“Just walk out,” say the signs at the entrance and store windows at Amazon’s newest concept store. “No lines. No checkout. (No, seriously.)”
Amazon Go opened in Seattle last week with much fanfare, raising a host of questions about the future of retail. Among them: How will the company handle shoplifting? And what does the tech-heavy, no-cashier concept mean for shrink — industry speak for theft, damage and other errors that might eat away at a retailer’s inventory — which costs retailers an estimated $48.9 billion a year?
One of the store’s first patrons took to Twitter Jan. 22 to report that Amazon Go had failed to charge her for a container of vanilla yogurt. “I think I just shoplifted??,” CNBC reporter Deirdre Bosa wrote on the social media platform using the hashtag #freestuff.
Amazon executives responded with a giant shrug.
“It happens so rarely that we didn’t even bother building in a feature for customers to tell us it happened,” Gianna Puerini, Amazon Go’s vice president, told CNBC. “I’ve been doing this a year and I have yet to get an error. So we’ve tried to make it super easy on the rare occasion that does happen either to remove it or enjoy breakfast on us.”
But retail analysts said the incident raised concerns about how the store, which relies on a system of cameras, scanners and infrared sensors to track customers’ movements and purchases, might handle theft, whether intentional or not. A spokeswoman for Amazon Go did not immediately respond to an email seeking comment for this story.
“The absolute biggest concern for me is shoplifting,” said Paula Rosenblum, managing partner at RSR Research, a retail technology consultancy in Miami. “How long until someone figures out a way to cheat the system by — who knows — wrapping items in aluminum wrap or stuffing them into metal containers? Shrink, as a general rule, is a big problem for the industry that nobody has been able to solve.”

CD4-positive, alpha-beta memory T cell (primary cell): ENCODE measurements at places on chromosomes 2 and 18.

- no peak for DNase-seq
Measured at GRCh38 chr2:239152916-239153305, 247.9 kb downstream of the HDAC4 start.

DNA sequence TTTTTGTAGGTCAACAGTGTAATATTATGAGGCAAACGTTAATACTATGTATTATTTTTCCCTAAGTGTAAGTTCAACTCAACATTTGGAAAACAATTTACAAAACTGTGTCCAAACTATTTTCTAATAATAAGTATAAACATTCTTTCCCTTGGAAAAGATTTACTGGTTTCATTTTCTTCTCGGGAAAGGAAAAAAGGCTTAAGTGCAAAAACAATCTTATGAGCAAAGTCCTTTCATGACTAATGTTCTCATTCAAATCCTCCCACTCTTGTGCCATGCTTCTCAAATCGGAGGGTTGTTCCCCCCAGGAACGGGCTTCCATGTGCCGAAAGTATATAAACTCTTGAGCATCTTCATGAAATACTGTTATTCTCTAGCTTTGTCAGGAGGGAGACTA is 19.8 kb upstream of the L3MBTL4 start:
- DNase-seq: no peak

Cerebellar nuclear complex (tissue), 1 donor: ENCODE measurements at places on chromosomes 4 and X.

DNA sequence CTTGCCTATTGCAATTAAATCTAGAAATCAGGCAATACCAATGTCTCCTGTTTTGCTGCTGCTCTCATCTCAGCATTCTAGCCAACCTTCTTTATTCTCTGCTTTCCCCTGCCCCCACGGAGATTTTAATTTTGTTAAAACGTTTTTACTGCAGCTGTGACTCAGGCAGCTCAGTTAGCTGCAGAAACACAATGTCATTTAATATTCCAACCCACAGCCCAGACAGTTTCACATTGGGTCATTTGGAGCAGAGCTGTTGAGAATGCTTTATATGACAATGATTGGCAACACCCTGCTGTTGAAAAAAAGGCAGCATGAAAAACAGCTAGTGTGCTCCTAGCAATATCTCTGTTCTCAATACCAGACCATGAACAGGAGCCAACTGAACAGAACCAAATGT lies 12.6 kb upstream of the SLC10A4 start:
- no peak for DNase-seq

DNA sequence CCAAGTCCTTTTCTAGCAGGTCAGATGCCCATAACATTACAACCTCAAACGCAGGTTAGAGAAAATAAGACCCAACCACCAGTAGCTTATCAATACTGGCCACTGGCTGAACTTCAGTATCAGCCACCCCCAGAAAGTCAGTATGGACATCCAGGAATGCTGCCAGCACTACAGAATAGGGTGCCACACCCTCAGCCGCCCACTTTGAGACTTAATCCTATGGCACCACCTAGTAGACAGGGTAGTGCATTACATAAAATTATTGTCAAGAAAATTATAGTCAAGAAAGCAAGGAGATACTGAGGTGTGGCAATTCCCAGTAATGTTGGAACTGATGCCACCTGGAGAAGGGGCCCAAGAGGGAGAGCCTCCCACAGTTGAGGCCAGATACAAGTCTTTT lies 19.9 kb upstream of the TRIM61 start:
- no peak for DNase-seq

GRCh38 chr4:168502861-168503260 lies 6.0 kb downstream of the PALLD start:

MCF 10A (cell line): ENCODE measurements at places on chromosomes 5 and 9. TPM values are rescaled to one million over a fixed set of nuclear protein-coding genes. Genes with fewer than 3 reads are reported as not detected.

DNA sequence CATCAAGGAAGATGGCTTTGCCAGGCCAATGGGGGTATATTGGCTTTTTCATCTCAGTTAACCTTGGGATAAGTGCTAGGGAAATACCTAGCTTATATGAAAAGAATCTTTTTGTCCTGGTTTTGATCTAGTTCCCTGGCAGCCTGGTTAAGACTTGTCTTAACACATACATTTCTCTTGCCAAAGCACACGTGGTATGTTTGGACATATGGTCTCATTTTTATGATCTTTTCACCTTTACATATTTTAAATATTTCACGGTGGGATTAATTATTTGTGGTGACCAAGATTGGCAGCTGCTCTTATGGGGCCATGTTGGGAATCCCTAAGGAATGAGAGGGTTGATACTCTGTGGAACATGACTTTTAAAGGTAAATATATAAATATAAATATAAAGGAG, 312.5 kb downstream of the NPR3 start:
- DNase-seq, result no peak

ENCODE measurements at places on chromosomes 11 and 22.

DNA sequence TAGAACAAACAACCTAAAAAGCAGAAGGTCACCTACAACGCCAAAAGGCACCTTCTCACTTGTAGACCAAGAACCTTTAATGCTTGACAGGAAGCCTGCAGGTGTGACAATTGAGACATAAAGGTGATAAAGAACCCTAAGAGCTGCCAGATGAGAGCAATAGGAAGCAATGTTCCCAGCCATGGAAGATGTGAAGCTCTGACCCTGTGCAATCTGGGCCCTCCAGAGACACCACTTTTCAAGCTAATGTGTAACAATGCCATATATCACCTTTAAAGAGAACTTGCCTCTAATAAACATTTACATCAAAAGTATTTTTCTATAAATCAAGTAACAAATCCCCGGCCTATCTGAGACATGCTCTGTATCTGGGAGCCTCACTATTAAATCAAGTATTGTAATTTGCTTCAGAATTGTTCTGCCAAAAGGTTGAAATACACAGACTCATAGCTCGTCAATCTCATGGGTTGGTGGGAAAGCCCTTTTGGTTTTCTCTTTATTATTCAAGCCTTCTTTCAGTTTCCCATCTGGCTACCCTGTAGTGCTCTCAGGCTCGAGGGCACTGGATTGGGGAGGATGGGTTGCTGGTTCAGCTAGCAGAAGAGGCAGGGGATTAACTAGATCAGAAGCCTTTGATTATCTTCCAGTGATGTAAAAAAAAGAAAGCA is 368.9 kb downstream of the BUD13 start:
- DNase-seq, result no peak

“Is it still shoplifting if it’s not the customer’s fault?” added David Bell, a marketing professor at the University of Pennsylvania’s Wharton School. “I suppose it’s in the eye of the beholder.”
The rise of online shopping and app-based payments have given way to a gray area, retail and technology experts say, where the culprit for lost revenue might not be a nefarious customer or an employee slipping items into coat jackets, but a technical glitch. Take, for example, instances where a ride-sharing app doesn’t charge a rider for the full ride, or when a warehouse employee accidentally sends an extra item to a customer. Not the shopper’s fault, but it is still a potential problem for retailers.
Supermarkets, analysts said, are among the most vulnerable retailers, in part because large, chaotic stores make for easy targets.
“There’s an entire cottage industry in place to find ways to steal from stores,” Rosenblum said. “The customer is the biggest variable there is.”
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